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Inside this Book – After writing Freakonomics and SuperFreakonomics, we started to hear from readers with all sorts of questions. Is a college degree still “worth it”? (Short answer: yes; long answer: also yes.) Is it a good idea to pass along a family business to the next generation? (Sure, if your goal is to kill off the business—for the data show it’s generally better to bring in an outside manager. * ) Whatever happened to the carpal tunnel syndrome epidemic? (Once journalists stopped getting it, they stopped writing about it—but the problem persists, especially among blue-collar workers.) Some questions were existential: What makes people truly happy? Is income inequality as dangerous as it seems? Would a diet high in omega-3 lead to world peace? People wanted to know the pros and cons of: autonomous vehicles, breast-feeding, chemotherapy, estate taxes, fracking, lotteries, “medicinal prayer,” online dating, patent reform, rhino poaching, using an iron off the tee, and virtual currencies. One minute we’d get an e-mail asking us to “solve the obesity epidemic” and then, five minutes later, one urging us to “wipe out famine, right now!” Readers seemed to think no riddle was too tricky, no problem too hard, that it couldn’t be sorted out. It was as if we owned some proprietary tool—a Freakonomics forceps, one might imagine—that could be plunged into the body politic to extract some buried wisdom.
Inside this book –Think Like a Freak PDF Book by Steven D. Levitt – At this point you may be asking yourself: Seriously? The power of poop? A guy who swallows a beaker full of dangerous bacteria—and, before that, a guy who swallows a year’s supply of hot dogs in 12 minutes? Could things possibly get any more childish around here? Is “thinking like a Freak” ?ust code for “thinking like a child”? Well, not entirely. But when it comes to generating ideas and asking questions, it can be really fruitful to have the mentality of an eight-year-old. Consider the kind of questions that kids ask. Sure, they may be silly or simplistic or out of bounds. But kids are also relentlessly curious and relatively unbiased. Because they know so little, they don’t carry around the preconceptions that often stop people from seeing things as they are. When it comes to solving problems, this is a big advantage. Preconceptions lead us to rule out a huge set of possible solutions simply because they seem unlikely or repugnant; because they don’t pass the smell test or have never been tried; because they don’t seem sophisticated enough. * But remember, it was a child who finally pointed out that the Emperor’s new clothes were in fact no clothes at all.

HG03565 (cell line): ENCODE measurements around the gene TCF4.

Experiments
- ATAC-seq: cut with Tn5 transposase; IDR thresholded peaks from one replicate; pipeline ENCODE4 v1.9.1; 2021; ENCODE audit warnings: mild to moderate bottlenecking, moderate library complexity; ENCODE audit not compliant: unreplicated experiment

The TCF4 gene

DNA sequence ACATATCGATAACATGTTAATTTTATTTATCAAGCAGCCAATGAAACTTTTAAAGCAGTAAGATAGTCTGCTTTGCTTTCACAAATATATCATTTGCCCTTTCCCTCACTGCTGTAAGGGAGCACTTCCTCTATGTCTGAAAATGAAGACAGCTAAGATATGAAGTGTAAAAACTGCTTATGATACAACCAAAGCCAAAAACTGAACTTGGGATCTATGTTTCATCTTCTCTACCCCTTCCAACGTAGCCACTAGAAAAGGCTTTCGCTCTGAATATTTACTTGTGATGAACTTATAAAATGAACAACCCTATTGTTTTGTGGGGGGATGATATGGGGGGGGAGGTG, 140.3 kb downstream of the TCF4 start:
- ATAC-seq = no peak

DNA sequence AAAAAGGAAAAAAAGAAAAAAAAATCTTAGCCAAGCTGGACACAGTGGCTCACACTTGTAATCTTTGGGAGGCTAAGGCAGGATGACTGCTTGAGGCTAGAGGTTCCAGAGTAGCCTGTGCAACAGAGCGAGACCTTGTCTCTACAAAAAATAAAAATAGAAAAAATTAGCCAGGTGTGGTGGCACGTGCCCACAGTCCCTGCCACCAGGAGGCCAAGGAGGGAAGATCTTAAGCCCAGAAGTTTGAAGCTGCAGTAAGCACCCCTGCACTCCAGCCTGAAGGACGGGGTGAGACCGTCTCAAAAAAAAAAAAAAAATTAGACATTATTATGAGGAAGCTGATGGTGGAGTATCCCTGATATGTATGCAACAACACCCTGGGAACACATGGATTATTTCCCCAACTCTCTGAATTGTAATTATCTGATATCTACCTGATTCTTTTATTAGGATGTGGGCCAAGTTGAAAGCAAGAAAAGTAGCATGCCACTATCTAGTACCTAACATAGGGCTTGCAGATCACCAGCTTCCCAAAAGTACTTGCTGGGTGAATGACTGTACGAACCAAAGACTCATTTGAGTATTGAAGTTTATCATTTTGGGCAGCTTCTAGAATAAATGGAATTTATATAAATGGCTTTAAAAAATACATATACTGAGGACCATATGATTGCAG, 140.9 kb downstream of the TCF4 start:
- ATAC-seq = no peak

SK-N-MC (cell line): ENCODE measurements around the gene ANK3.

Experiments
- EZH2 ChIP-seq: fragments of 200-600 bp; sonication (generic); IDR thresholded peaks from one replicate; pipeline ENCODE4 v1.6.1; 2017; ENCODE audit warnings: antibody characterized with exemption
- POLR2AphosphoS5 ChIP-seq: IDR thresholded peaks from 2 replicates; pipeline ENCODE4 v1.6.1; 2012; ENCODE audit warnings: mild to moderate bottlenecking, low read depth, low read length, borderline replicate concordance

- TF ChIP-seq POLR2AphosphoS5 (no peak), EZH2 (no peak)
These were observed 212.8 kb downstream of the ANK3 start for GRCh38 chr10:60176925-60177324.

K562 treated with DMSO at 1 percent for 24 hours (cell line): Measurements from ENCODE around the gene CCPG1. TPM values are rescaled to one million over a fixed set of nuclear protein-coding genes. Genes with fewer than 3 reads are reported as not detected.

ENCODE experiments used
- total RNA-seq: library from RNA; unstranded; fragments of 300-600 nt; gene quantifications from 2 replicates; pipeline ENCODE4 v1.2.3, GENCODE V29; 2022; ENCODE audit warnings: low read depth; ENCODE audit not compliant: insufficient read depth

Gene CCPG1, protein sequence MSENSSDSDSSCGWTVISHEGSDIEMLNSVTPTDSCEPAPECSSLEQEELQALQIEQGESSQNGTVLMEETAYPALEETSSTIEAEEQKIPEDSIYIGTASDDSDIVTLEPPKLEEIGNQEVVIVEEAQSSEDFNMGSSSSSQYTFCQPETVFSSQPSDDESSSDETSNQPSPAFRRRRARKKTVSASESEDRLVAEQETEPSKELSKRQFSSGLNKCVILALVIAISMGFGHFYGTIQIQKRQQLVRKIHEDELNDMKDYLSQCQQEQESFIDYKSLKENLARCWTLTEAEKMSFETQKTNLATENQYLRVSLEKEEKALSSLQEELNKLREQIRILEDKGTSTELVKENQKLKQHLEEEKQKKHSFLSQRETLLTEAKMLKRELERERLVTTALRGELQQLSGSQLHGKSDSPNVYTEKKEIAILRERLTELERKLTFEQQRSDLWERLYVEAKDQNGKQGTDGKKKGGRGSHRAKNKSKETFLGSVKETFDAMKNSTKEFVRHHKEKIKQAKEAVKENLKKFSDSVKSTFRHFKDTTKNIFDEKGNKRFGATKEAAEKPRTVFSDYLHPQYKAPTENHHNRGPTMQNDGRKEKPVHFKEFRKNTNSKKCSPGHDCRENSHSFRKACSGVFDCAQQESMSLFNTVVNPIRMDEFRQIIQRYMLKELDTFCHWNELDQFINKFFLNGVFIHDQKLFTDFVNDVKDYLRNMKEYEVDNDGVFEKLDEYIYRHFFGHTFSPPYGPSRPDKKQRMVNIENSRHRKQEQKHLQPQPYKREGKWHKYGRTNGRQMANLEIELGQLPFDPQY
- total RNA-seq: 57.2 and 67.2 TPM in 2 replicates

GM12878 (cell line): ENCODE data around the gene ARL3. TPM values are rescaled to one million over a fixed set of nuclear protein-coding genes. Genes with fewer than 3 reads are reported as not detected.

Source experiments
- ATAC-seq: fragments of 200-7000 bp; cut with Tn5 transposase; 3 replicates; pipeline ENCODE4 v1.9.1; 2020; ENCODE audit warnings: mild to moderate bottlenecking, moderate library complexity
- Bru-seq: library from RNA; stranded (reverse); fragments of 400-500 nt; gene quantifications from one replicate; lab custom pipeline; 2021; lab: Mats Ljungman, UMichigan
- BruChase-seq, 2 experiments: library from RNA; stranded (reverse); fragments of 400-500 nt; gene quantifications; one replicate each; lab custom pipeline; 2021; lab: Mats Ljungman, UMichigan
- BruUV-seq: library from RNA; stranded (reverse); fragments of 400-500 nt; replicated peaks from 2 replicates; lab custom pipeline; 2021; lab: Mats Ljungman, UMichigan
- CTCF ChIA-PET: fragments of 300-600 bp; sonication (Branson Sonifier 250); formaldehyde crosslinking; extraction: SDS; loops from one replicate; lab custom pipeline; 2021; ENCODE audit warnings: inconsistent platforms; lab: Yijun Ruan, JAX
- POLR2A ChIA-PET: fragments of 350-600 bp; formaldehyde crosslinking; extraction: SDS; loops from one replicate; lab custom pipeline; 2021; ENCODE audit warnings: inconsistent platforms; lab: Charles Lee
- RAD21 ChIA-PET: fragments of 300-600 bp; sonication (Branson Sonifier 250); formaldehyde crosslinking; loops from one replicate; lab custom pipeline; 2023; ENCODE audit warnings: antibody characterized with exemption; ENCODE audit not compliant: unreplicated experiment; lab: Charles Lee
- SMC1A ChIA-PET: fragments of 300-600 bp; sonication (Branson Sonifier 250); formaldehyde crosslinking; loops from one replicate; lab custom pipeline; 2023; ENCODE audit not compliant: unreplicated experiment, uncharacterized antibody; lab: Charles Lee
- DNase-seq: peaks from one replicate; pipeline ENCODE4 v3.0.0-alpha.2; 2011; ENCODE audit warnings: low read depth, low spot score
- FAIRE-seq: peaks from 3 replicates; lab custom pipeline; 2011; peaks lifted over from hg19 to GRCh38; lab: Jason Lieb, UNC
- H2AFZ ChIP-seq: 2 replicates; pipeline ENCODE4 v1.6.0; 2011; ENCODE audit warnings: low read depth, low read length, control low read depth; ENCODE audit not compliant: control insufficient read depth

Think Like a Freak by Steven D. Levitt PDF : eBook Information
- Full Book Name – Think Like a Freak
- Author of this Book -Steven D. Levitt
- Language – English
- Book Genre – Self Help, Psychology
- Download Format – PDF
- Size – 1 MB
- eBook Pages – 255
- Price – Free